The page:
Regarding the original question.
I go, would mean I leave. It's the only sensible interpretation. But native speakers don't usually say things like I go, in the simple present. Usually, they would say I am going, or I am leaving. Appropriate 'predication' depends on the intended meaning. I go to school, in the present simple is a statement about the subject's routine or habit. It is not sensibly interpreted any other way. If you want to use go to mean leave, then it would be better to say I am going to school, now, or better yet, I am leaving for school.
So this is an example where the grammar rules actually interfere with language acquisition. Syntax is about the common patterns in use to establish meaning. Just because a rule would allow you to construct a sentence, doesn't mean it represents the syntax of English. Language is about patterns not rules, the rules may follow patterns, but the patterns do not follow the rules.
Regarding the so called 'incomplete predication' question, it's seems that a verb's completeness depends on its intended meaning, and in the examples given the meaning is different.
- God is. This means God exists. The meaning that the verb be takes here is to say the subject exists, an intransitive state verb. Normally, people would use the verb exist in such a construction not be.
- God is loving. In this sentence the verb be is functioning as a copula or link verb - there is no action or state, the complement is only providing information about the subject. Link verbs are only followed directly by nouns or adjectives.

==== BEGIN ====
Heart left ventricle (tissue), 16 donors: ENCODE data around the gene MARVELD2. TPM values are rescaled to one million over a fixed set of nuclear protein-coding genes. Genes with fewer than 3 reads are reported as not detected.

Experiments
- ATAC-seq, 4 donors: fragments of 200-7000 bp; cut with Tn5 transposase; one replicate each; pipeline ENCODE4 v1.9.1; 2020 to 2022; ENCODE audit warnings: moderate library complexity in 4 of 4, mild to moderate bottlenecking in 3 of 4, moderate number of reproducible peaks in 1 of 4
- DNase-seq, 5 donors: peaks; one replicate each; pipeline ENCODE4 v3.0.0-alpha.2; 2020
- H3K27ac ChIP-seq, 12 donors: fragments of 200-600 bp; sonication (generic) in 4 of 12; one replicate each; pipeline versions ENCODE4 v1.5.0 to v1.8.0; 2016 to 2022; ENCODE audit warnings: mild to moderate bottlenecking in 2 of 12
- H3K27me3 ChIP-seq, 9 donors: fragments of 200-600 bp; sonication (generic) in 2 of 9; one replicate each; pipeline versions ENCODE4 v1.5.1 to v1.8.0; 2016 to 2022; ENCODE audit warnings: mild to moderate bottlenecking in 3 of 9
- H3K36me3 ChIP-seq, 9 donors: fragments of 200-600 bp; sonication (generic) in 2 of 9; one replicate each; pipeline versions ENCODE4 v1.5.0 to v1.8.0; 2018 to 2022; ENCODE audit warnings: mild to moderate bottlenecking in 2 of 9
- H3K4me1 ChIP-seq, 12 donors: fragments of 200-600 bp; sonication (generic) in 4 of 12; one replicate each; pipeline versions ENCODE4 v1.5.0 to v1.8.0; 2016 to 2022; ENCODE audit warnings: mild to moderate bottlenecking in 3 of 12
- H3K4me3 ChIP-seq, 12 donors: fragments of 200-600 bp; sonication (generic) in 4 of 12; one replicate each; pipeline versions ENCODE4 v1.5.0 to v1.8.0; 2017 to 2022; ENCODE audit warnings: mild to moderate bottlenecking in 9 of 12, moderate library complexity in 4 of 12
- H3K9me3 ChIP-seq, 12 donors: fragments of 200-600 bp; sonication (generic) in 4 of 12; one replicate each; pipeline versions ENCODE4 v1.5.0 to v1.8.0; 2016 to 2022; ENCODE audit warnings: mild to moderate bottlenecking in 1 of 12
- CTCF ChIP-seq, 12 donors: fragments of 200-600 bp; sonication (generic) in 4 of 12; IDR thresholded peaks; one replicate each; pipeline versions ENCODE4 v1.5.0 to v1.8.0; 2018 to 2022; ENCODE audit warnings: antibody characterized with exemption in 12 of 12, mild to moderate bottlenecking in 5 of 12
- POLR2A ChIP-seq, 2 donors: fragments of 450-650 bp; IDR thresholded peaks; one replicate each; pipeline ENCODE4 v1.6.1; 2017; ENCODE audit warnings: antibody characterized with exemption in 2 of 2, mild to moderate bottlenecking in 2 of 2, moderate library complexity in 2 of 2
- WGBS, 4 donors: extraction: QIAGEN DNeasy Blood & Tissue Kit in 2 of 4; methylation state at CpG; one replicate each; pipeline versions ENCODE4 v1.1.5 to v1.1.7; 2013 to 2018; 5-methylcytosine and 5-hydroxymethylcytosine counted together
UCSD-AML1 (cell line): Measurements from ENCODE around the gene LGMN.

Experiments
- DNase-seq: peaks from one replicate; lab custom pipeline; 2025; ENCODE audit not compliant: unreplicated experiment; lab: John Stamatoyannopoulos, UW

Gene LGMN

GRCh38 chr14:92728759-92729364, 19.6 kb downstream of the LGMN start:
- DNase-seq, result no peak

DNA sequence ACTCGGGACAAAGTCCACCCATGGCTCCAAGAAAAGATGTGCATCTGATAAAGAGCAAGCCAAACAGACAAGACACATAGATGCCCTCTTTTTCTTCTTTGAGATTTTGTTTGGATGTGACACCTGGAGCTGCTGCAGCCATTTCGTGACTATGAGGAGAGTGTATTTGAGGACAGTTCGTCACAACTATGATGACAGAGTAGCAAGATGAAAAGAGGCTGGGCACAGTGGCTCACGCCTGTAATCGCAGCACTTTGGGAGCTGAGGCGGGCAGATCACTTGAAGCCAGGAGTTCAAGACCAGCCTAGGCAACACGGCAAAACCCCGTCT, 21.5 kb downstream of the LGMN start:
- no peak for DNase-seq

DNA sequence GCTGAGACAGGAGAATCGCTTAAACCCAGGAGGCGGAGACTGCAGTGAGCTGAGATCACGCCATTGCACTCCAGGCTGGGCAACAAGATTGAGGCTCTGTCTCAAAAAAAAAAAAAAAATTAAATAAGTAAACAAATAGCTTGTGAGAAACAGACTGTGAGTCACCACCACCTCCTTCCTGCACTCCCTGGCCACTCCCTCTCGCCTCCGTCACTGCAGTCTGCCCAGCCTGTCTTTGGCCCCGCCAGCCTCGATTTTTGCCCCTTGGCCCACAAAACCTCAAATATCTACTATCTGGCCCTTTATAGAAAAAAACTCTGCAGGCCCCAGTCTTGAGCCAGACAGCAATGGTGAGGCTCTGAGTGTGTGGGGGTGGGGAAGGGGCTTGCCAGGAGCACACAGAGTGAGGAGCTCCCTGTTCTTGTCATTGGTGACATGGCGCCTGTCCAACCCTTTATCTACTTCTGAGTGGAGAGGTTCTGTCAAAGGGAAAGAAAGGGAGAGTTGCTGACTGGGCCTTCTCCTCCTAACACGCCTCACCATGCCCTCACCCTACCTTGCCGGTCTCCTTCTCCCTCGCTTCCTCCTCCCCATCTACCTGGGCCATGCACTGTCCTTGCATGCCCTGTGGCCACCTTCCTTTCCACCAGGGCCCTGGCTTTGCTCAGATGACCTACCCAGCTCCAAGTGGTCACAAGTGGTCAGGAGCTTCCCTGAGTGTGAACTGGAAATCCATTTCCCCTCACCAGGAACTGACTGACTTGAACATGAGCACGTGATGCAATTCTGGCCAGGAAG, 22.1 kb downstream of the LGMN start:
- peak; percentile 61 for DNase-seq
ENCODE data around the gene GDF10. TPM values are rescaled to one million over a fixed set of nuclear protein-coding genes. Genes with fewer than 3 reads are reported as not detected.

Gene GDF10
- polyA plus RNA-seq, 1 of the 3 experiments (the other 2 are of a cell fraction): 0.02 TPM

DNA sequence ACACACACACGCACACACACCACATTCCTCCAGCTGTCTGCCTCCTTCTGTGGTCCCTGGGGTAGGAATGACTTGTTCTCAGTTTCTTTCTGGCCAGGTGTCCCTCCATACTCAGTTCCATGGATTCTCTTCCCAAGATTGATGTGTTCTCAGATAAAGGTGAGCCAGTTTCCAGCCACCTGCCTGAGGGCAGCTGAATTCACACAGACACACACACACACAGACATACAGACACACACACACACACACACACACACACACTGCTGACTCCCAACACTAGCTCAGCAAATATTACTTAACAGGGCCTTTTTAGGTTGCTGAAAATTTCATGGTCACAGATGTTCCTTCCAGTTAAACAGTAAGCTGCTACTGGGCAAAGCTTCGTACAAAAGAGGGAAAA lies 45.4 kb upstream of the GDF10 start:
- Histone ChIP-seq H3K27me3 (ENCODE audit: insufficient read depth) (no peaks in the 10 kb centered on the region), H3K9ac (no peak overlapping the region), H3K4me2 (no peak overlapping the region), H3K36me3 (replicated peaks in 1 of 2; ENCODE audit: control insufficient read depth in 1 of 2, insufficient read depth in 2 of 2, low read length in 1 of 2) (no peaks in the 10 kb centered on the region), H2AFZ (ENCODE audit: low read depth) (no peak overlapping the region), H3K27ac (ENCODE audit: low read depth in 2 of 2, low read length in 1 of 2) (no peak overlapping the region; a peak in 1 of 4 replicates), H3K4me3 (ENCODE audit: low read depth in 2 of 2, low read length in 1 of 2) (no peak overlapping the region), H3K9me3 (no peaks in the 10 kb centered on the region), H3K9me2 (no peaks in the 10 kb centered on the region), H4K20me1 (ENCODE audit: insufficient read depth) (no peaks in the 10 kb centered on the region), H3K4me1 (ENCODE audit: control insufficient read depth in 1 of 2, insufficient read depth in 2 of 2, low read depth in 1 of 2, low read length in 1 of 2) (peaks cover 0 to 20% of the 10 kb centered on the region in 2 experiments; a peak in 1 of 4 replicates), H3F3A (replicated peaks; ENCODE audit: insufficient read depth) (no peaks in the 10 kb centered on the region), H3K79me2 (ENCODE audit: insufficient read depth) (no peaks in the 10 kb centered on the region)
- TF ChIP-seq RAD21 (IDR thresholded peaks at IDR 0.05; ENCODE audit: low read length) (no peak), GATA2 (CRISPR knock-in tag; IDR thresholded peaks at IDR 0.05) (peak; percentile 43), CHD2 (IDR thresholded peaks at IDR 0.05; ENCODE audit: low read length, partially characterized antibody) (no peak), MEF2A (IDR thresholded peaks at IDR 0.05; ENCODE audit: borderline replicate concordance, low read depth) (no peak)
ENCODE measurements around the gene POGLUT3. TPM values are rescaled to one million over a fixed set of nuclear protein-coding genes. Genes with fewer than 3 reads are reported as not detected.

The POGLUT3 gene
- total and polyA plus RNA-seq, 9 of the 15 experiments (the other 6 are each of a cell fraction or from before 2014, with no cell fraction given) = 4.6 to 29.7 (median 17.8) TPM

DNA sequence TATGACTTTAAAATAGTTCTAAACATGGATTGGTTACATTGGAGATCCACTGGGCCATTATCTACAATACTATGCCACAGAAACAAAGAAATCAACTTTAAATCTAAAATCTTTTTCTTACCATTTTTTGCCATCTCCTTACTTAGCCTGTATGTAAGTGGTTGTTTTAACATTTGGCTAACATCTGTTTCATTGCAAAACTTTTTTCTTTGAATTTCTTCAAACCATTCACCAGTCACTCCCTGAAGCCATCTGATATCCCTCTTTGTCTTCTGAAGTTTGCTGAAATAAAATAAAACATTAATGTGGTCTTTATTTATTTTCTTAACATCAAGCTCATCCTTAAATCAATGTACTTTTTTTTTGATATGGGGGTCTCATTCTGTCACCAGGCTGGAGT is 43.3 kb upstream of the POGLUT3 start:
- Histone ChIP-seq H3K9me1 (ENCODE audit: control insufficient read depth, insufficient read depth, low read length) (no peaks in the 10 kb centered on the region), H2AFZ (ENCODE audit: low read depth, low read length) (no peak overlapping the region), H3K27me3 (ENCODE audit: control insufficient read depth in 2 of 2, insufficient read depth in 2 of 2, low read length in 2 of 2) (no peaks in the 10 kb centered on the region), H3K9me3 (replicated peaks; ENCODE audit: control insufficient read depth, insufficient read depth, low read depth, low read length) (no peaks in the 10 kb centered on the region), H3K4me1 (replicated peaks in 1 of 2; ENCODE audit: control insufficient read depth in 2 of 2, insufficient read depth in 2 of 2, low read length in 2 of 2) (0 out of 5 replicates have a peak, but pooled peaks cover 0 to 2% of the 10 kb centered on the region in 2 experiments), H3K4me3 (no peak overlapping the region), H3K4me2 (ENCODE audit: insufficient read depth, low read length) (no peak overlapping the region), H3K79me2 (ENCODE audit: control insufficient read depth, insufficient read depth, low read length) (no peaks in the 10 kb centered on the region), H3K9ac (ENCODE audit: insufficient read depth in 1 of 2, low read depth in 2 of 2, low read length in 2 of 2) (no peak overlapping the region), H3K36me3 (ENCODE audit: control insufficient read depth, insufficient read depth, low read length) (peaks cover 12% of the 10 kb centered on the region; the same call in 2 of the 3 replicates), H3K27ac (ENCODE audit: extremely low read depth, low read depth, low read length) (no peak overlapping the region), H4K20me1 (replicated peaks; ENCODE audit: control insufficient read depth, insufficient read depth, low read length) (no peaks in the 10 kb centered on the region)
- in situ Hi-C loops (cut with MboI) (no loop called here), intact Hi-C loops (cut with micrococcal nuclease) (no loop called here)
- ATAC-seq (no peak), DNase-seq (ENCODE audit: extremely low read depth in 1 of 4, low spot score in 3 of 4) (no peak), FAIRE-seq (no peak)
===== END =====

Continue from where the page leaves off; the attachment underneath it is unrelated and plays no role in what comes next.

Same with the next two sentences, the meaning of the verb changes from one construction to the next.
- Wind blows. Present simple. This could mean, as commentary, that the wind is blowing or it could just be a statement of fact. In either case the meaning is about the wind itself.
- Wind blows the reeds. The meaning here is about the effect of wind on the reeds, not the wind itself or it characteristics. A more precise representation of the meaning would be to say, "The wind moves the reeds."
The idea of incomplete predication would be better represented with a verb like belong or carry to give both a transitive and intransitive example.
- I carry. - This is incorrect because we always carry something - the verb is not meaningful with out its object complement (transitive).
- The book belongs. - Also incorrect because the verb is incomplete without its complement, always a prepositional phrase. The subject belongs to someone, in someplace or on some surface.
Presently I am looking for strictly intransitive verbs that require a complement, which by necessity means an adverbial complement, most often a prepositional phrase. My list, so far is quite short, go and belong. Go can take an adverb or a preposition but belong appears to always require a preposition.
- He went to Mary's house.
- He went quickly.
- The books belong on the shelf.
And so on.